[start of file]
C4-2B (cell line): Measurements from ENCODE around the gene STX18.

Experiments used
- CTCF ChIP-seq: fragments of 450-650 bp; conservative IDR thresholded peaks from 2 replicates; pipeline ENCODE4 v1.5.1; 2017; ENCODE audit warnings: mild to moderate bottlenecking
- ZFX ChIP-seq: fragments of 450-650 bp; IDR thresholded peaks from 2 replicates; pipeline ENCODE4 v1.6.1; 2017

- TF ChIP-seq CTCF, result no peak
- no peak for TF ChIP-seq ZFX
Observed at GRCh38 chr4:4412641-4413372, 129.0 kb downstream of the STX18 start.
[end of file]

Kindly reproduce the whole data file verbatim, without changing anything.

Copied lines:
C4-2B (cell line): Measurements from ENCODE around the gene STX18.

Experiments used
- CTCF ChIP-seq: fragments of 450-650 bp; conservative IDR thresholded peaks from 2 replicates; pipeline ENCODE4 v1.5.1; 2017; ENCODE audit warnings: mild to moderate bottlenecking
- ZFX ChIP-seq: fragments of 450-650 bp; IDR thresholded peaks from 2 replicates; pipeline ENCODE4 v1.6.1; 2017

- TF ChIP-seq CTCF, result no peak
- no peak for TF ChIP-seq ZFX
Observed at GRCh38 chr4:4412641-4413372, 129.0 kb downstream of the STX18 start.